The ldap_child subprocess primes the credential cache used to establish GSSAPI-encrypted connection. In order to do so, the ldap_child process needs to be able to read the keytab, which is readable by root only. Therefore, the ldap_child process is setuid root, with permissions set to 4750 to make sure only the sssd user can run the ldap_child process. As soon as the credentials are obtained, the ldap_child drops privileges and continues running as the sssd user – hence also the resulting ccache is owned by the sssd user.

krb5_child

The user krb5_child runs as depends on how the SSSD back end is set up. In the simplest case, where neither validation nor FAST are used, the krb5_child can drop privileges to the user who is logging in after startup and runs unprivileged except for the initialization part.

In case either validation or FAST are used, part of the krb5_child runs as root. Once the resulting ccache is validated using the keytab, the krb5_child process drops privileges to the user who is logging in.

See the “Future Enhancements section” for discussion of using the MEMORY ccache to reduce the time krb5_child runs as root.

proxy_child

In general, we can’t make assumptions on what the PAM module we wrap using the proxy backend requires, so at least the part of proxy child that runs the PAM conversation should run as root. During development, we should consider splitting the proxy_child into a small setuid helper that would still run privileged and only wrap the PAM module and the rest of the proxy_child that would run unprivileged.

gpo_child

The gpo_child process connects to a SMB share, downloads a GPO policy file and stores it locally, by default in /var/lib/sss/gpo_cache. The gpo_child authenticates to the SMB share using Kerberos; the ccache, as created by ldap_child is already accessible to the sssd user. Since that directory would be owned by the sssd user, the gpo_child could run unprivileged.

ssh helpers

The SSH helpers already run non-privileged. sss_ssh_knownhostsproxy runs as the user who initiated the SSH session. sss_ssh_authorizedkeys runs as the user specified with the AuthorizedKeysCommandUser directive in sshd_config.

Command line tools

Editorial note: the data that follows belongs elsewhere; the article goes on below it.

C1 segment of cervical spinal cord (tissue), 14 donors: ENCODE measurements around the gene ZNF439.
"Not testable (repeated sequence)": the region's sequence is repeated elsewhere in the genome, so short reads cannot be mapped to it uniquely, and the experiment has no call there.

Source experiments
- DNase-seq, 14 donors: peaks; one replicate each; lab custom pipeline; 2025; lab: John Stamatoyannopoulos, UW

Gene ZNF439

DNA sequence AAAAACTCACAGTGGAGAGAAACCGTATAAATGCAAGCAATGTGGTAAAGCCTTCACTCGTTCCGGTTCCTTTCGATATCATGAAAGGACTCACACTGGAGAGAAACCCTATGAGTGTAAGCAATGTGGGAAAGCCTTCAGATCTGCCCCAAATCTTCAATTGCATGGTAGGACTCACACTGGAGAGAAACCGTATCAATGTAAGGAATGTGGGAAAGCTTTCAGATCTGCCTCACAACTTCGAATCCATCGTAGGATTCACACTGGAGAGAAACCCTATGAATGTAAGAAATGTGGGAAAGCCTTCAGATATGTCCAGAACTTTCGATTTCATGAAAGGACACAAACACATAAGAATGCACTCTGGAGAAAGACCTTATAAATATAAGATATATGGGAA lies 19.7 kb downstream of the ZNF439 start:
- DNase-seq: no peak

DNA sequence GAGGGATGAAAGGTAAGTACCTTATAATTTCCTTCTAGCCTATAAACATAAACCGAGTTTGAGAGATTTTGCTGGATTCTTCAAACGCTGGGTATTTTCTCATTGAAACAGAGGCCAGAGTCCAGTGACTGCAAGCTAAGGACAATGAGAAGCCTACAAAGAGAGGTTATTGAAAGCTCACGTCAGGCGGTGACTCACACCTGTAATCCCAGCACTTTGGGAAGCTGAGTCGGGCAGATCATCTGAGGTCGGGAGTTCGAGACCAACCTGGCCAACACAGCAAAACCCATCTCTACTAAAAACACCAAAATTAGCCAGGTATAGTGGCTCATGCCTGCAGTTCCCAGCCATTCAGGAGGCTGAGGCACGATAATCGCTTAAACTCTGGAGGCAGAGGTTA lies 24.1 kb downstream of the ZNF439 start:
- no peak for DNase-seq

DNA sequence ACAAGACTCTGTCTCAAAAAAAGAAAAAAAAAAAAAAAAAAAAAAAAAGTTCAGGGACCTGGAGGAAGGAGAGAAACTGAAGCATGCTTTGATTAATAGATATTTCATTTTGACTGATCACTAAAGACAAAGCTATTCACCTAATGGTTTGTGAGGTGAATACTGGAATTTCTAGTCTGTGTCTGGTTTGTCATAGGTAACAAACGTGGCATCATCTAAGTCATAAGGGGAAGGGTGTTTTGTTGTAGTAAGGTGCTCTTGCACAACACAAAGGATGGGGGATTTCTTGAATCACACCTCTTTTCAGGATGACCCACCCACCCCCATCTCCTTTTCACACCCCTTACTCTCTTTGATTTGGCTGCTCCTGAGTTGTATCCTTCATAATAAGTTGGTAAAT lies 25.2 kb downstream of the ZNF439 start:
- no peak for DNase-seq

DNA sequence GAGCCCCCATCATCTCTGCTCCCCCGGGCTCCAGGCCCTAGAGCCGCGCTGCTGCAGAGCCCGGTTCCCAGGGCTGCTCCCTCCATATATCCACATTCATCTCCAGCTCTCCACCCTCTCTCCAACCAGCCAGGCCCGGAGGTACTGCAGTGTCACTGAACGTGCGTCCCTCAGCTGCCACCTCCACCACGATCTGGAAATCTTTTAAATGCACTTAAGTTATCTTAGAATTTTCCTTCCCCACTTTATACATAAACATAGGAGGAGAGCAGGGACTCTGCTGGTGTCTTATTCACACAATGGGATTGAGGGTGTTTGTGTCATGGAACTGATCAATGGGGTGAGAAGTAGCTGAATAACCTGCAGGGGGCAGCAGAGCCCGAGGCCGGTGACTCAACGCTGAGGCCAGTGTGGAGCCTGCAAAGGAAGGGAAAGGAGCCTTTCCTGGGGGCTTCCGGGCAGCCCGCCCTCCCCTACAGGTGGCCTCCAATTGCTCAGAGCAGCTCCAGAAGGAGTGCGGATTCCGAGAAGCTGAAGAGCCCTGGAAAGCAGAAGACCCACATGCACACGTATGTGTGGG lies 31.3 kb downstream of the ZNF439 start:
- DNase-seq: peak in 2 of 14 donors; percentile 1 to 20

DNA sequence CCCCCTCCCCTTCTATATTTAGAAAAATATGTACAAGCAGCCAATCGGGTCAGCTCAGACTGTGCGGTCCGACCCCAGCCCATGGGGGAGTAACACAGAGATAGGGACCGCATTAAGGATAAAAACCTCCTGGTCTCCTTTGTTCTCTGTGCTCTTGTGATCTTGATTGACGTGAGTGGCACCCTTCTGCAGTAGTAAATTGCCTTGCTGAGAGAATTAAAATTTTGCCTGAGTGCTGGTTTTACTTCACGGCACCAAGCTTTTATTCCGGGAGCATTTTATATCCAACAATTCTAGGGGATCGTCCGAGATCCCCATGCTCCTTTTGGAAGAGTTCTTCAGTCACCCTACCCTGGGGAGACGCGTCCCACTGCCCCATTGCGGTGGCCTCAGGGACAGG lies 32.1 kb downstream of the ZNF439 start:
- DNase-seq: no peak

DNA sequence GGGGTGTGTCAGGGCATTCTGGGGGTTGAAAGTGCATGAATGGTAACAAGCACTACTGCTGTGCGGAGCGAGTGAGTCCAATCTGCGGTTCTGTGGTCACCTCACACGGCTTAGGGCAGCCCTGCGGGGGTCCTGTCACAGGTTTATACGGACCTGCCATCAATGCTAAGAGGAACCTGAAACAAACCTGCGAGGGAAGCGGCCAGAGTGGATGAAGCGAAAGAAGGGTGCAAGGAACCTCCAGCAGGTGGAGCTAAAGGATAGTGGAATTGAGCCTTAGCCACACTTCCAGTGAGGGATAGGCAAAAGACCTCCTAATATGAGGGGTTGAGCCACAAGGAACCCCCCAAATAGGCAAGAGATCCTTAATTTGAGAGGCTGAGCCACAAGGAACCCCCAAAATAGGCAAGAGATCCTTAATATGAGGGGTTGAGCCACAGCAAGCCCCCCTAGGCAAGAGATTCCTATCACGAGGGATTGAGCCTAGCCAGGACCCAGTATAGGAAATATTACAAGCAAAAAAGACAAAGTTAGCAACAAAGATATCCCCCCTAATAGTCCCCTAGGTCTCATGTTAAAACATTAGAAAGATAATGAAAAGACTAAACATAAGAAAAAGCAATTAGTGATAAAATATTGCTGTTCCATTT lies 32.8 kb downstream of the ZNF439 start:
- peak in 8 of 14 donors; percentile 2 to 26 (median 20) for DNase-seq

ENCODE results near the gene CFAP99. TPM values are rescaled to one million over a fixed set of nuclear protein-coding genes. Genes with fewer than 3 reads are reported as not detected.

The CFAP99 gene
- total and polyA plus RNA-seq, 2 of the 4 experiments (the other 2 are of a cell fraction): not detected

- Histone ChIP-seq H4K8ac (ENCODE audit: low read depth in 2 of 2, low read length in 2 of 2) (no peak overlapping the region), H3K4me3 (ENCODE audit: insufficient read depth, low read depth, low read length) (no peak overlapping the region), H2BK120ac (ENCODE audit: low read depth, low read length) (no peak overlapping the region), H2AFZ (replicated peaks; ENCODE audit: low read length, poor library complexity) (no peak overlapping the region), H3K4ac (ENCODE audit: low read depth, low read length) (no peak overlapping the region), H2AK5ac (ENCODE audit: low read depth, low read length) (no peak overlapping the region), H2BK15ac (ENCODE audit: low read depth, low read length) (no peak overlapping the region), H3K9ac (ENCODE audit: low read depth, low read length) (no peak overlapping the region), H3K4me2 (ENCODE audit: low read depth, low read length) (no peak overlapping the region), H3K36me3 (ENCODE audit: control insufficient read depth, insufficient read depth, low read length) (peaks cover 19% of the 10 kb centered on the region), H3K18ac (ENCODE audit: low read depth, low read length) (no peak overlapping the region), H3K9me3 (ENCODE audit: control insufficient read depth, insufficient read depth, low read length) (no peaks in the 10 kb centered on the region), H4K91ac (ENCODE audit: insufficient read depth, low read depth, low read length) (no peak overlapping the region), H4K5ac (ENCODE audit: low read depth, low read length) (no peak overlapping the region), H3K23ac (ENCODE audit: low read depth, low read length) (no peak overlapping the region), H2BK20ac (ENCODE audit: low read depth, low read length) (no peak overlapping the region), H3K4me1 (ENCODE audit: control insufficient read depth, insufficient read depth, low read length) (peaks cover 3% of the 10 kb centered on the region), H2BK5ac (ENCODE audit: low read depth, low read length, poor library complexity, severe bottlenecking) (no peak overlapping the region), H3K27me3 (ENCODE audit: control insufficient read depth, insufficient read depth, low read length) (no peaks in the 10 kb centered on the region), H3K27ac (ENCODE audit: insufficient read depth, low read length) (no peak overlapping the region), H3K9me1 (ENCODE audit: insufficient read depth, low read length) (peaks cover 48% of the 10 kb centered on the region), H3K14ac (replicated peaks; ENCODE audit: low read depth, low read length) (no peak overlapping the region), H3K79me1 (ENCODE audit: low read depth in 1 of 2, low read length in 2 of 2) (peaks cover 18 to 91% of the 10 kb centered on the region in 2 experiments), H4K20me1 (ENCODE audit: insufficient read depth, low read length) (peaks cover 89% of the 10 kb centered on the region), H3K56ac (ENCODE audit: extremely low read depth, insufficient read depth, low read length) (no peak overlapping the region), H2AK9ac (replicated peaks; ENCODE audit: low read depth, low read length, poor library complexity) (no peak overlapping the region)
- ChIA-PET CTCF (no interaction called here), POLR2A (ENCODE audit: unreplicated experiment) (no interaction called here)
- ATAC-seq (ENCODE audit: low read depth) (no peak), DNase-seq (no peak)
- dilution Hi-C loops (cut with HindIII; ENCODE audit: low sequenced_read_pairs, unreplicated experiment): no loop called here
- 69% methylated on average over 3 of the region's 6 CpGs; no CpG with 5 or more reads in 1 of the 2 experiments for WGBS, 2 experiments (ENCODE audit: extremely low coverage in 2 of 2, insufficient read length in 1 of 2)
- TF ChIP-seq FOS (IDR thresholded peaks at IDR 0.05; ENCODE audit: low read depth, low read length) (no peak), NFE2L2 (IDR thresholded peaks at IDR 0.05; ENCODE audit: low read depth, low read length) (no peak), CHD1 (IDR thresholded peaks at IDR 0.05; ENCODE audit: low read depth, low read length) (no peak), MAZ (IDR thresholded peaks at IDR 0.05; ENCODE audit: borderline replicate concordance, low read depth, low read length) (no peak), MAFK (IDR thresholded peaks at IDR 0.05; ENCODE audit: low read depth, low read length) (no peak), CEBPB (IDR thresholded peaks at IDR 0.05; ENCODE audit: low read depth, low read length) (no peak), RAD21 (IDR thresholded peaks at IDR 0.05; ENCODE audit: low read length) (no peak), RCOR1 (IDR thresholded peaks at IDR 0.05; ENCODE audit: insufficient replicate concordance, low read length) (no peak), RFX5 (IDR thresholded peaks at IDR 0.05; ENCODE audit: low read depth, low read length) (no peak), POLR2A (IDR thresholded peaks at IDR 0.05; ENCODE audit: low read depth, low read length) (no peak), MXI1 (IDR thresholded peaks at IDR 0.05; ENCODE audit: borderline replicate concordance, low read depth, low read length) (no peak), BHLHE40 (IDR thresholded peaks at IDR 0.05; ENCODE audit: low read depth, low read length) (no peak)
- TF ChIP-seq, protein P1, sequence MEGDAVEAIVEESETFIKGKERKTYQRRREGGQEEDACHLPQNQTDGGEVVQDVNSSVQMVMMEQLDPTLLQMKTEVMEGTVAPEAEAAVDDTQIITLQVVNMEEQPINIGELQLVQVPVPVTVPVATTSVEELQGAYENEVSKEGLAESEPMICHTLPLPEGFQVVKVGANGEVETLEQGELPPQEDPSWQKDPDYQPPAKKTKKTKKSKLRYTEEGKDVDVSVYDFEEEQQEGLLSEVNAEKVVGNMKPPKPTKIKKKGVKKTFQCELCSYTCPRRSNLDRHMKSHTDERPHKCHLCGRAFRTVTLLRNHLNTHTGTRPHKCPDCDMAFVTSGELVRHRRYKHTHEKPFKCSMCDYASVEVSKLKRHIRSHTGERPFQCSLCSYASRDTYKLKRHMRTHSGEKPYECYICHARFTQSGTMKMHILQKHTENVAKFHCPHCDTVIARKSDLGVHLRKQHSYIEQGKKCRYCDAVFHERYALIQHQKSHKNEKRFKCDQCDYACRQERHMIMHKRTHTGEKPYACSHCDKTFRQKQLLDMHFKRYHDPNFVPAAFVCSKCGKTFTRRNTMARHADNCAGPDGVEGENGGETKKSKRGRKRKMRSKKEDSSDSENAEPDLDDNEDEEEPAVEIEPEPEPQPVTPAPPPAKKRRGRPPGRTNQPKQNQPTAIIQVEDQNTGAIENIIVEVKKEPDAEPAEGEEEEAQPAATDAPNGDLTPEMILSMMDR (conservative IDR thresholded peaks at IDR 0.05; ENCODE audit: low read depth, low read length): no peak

There are two general kinds of command line tools we ship with the SSSD - tools that manage accounts in the local backend and SSSD management tools. All tools check if they are executed by root currently. I think this check makes sense and should stay because all the tool are intended for administrative purposes only.

Some of the tools can be changed to drop privileges. However, the attach surface of these tools is small, so changing them is not a priority. This effort is rather tracked in the Future Enhancements.

Local back end tools

The tools either write (sss_useradd, userdel, usermod, sss_groupadd, groupdel, groupmod) or read (sss_groupshow) the sssd.ldb file. But additionally, these tools also set the SELinux context of the user. Since there is no capability to call semanage, setting the context still requires root privileges.

sss_seed and sss_cache

These two tools function similarly to the local backend management tools, except they manipulate the domain cache. The cache is also owned and writable by the sssd user, so would be safe to drop privileges here, too.

sss_debuglevel

The sss_debuglevel tool changes the debug level of sssd on the fly. The tool writes new debug level values to the confdb (owned by sssd) and touches sssd.conf (ownership tbd). The tool can drop privileges to sssd after startup.

sss_obfuscate

The sss_obfuscate tool is written in Python and manipulates the sssd.conf file by obfuscating the input and using it as a value of the ldap_default_authtok configuration option. For dropping privileges of the sss_obfuscate tool, we can use the python bindings of libcap-ng. Again, making this tool non-privileged is not a priority.

External resources currently requiring root access

This part of the design page summarizes which external resources, typically file system objects currently require SSSD to have elevated privileges.

For filesystem objects, we can either change their owner to the sssd local user, add an ACL or open them as the privileged process and pass the file descriptor.

SSSD configuration file

  • Filesystem path: /etc/sssd/sssd.conf
  • Current owner and permissions: root.root 0600
  • Read by: The monitor process
  • Written to by: The InfoPipe responder and users of the configAPI, such as sss_obfuscate or authconfig
  • Change: Currently the permissions will stay the same as the monitor process and the InfoPipe still run as root

Debug logs

  • Filesystem path: /var/log/sssd/*.log
  • Current owner and permissions: root.root 0600
  • Read by: N/A, only externally by admin
  • Written to by: monitor, providers, responders, child processes
  • New owner and permissions: sssd.sssd 0600

The configuration database

  • Filesystem path: /var/lib/sss/db/config.ldb
  • Current owner and permissions: root.root 0600
  • Read by: responders, providers, monitor, command-line tools
  • Written to by: The monitor process, sssd-ad (a single confdb_set call), sss_debuglevel, sssd_ifp
  • New owner and permissions: sssd.sssd 0600

The on-disk cache (sysdb)

  • Filesystem path: /var/lib/sss/db/cache_$domain.ldb
  • Current owner and permissions: root.root 0600
  • Read by: responders, providers, command-line tools
  • Written to by: sssd_be, the CLI tools
  • New owner and permissions: sssd.sssd 0600

Memory Cache

  • Filesystem path: /var/lib/sss/mc/{passwd,group}
  • Current owner and permissions: root.root 0644
  • Read by: The SSS NSS module
  • Written to by: The NSS responder
  • New owner: sssd.sssd permissions will stay the same

Kerberos keytab

  • Filesystem path: configurable, /etc/krb5.keytab by default
  • Current owner and permissions: root.root 0600
  • Read by: LDAP, KRB5, IPA, AD providers, krb5_child, ldap_child
  • Written to by: sssd_be, the CLI tools
  • Change: No change at the moment. The keytab will be kept readable by the root user only

Kerberos user credential cache

  • Filesystem path: Configurable, only if FILE or DIR based cache is used, which is not the default anymore